- Labour of Lust (1979)
- Nick the Knife (1982)
- The Abominable Showman (1983)
- Nick Lowe and His Cowboy Outfit (1984)
- The Rose of England (1985)
- Pinker and Prouder Than Previous (1988)
- Party of One (1990)
- The Impossible Bird (1994)
- Dig My Mood (1998)
- The Convincer (2001)
- At My Age (2007)
- The Old Magic (2011)
- Quality Street: A Seasonal Selection for All the Family (2013)
- "Brooklyn based Music Blog: Anachronique: Nick Lowe (Power Pop)". Still in Rock. 26 February 2004. Retrieved 28 February 2014.
- Cruel to be kind of old "The man originally known as one of the architects of the new wave sound of the '70s – having served as house producer for the legendary Stiff Records, as a pioneer of neo-power pop in his solo albums" New York Daily News 17 June 2007
- "Music Search, Recommendations, Videos and Reviews". AllMusic. Retrieved 19 April 2014.
- Larry Rohter (14 September 2011). "Return of the Man Who Used to Rock". New York Times. Retrieved 14 September 2011.
- "Great British Life Norfolk Independent Schools. Retrieved 8 January 2012". Norfolk.greatbritishlife.co.uk. 18 March 2010. Retrieved 22 February 2014.
- Birch, Will (2003). No Sleep Till Canvey Island: The Great Pub Rock Revolution. London: Virgin Books. ISBN 0-7535-0740-4.
- Strong, Martin C. (2000). The Great Rock Discography (5th ed.). Edinburgh: Mojo Books. pp. 588–589. ISBN 1-84195-017-3.
- Roberts, David (2006). British Hit Singles & Albums (19th ed.). London: Guinness World Records Limited. p. 162. ISBN 1-904994-10-5.
- "GOLD ALBUM(S) Archives - Page 515 of 590". Music Canada. Retrieved 14 March 2016.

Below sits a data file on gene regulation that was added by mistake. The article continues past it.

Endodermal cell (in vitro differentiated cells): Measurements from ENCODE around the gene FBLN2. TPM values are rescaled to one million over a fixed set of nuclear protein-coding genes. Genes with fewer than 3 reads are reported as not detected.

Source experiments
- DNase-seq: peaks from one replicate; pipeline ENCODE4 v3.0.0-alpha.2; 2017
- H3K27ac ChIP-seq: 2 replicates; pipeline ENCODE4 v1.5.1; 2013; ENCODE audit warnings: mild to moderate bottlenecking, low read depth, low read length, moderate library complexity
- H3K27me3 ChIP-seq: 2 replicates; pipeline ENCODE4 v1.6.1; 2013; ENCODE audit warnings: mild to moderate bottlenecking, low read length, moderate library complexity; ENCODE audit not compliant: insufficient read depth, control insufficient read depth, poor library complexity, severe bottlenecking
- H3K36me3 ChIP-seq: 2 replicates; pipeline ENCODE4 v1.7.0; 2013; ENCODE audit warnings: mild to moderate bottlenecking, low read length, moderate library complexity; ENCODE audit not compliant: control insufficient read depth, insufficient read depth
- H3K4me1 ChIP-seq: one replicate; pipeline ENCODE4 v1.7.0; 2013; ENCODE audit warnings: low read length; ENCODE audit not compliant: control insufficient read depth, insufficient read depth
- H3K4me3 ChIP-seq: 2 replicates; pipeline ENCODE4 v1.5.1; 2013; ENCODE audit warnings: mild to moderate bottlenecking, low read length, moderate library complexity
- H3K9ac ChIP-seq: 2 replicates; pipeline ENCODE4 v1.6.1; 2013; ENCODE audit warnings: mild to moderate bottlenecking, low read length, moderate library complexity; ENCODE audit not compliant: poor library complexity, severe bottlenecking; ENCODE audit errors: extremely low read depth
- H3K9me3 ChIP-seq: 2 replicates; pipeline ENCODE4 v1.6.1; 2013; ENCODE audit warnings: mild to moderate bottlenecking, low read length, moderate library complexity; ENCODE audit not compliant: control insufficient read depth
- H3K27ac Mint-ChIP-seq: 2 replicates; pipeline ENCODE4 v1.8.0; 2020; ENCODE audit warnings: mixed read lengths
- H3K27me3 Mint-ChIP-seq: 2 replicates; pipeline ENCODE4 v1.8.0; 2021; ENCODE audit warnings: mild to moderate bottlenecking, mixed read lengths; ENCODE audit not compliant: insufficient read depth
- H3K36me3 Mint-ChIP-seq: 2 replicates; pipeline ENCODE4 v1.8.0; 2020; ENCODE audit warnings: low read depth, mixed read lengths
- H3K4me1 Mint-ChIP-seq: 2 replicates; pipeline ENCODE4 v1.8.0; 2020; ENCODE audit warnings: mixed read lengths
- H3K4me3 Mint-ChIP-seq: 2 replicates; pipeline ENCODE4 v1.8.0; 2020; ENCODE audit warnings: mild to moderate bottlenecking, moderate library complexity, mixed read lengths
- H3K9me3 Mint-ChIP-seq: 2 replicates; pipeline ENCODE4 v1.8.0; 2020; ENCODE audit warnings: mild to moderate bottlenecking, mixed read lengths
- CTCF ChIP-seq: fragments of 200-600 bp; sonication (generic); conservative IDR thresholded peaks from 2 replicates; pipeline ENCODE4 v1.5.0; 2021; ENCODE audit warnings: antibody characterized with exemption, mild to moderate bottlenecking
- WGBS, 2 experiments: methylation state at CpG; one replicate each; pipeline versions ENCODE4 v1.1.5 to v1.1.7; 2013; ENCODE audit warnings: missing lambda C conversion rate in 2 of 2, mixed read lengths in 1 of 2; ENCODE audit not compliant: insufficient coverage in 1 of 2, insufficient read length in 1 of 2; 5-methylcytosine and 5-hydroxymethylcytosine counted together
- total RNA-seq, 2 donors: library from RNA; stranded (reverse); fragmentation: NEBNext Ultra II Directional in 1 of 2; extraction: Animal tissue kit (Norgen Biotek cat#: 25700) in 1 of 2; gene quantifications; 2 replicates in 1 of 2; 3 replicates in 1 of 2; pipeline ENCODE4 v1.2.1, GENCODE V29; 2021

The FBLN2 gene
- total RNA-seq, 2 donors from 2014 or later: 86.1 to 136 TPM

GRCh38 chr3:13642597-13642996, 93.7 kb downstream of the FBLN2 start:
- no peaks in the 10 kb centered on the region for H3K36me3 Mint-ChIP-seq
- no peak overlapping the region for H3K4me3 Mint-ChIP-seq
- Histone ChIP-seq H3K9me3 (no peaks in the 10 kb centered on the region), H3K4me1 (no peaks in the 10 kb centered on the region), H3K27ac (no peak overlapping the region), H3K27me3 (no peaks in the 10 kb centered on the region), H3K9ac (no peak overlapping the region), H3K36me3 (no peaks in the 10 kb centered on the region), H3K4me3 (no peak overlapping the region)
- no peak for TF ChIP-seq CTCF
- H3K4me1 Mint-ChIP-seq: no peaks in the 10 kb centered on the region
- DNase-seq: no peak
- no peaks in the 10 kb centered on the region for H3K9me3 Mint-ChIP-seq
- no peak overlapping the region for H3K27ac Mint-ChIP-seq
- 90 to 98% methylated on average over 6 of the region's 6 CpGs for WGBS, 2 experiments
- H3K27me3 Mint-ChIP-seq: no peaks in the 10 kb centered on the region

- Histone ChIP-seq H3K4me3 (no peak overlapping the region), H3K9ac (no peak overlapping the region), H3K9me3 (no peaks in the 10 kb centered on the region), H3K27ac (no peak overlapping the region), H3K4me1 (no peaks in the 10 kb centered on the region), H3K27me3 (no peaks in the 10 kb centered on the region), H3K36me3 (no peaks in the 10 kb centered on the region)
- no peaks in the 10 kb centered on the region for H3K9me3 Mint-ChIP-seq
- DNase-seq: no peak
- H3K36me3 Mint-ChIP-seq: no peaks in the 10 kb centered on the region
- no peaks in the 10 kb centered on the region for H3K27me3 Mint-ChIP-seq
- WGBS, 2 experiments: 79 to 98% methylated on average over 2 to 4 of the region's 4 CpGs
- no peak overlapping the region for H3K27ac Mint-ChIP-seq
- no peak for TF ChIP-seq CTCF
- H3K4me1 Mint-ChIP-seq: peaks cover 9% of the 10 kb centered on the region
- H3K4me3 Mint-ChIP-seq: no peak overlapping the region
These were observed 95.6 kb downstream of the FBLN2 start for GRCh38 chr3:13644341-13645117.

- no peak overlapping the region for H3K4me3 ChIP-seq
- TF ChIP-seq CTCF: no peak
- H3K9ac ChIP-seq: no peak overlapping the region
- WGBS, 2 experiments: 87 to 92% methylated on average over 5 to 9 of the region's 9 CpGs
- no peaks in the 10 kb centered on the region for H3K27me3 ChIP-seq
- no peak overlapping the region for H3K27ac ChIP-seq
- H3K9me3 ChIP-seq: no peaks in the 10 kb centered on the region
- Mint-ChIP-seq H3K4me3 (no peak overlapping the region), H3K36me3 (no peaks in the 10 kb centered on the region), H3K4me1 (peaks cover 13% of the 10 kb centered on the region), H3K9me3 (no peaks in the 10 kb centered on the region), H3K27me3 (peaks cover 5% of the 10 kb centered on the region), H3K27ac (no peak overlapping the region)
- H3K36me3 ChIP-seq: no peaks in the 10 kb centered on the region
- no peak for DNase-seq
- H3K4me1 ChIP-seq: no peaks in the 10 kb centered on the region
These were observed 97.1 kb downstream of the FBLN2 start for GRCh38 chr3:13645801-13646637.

- Cantwell, David (September–October 2001). "His aim is true: Nick Lowe has found the way to play wisdom over witticism". No Depression. Archived from the original on 10 November 2013. Retrieved 3 July 2013.
In this setting, Lowe says, freed from the 'tyranny of the snare drum,' he’s able to sing quietly, the better to explore the deeper nooks and crannies of his mature voice.
- Tobler, John (1992). NME Rock 'N' Roll Years (1st ed.). London: Reed International Books Ltd. p. 329. CN 5585.
- "NICK LOWE lyrics – Who Was That Man?". Retrieved 5 November 2014.
- ""Cruel to be kind of old," by Jim Farber, New York Daily News, 17 June 2007". Nydailynews.com. 17 June 2007. Retrieved 22 February 2014.
- "Nick Lowe: the true blue Basher shows up for a friend". The Fortnightly Review. 18 December 2010. Retrieved 18 December 2010.
- "Nick Lowe touring w/ full band, playing 4 NY shows (dates)". Brooklyn Vegan. 30 August 2010. Retrieved 5 September 2010.
- "Stream Nick Lowe's New Holiday Album Quality Street: A Seasonal Selection For All The Family". pastemagazine.com. Retrieved 9 March 2018.
- "Tour". Retrieved 25 May 2019.
- "Nick Lowe talks about peace, love and Los Straitjackets - HoustonChronicle.com". www.houstonchronicle.com. 26 September 2018. Retrieved 25 May 2019.
- "Nick Lowe and Los Straitjackets". Music-News.com. Retrieved 25 May 2019.
- McCormick, Neil (28 June 2019). "Nick Lowe's Quality Rock and Roll Review, Acoustic Stage, Glastonbury, review: played with virtuosity and sung with a gorgeous, gliding croon". Retrieved 29 June 2019 – via www.telegraph.co.uk.
- Gritten, David (8 May 2009). "Nick Lowe: interview". Daily Telegraph. ISSN 0307-1235. Retrieved 9 March 2018.
- Orellana, Patricio (26 March 2012). "Alex Turner: "Creo que las cosas eran más cool en el pasado" - Rolling Stone Argentina". Rolling Stone. Archived from the original on 15 August 2018. Retrieved 15 August 2018.
- "The Arctic Monkeys' Alex Turner gives props to Nick | It's OK to Like Nick Lowe". Itsoktolikenicklowe.com. 8 July 2011. Archived from the original on 1 October 2012. Retrieved 14 April 2012.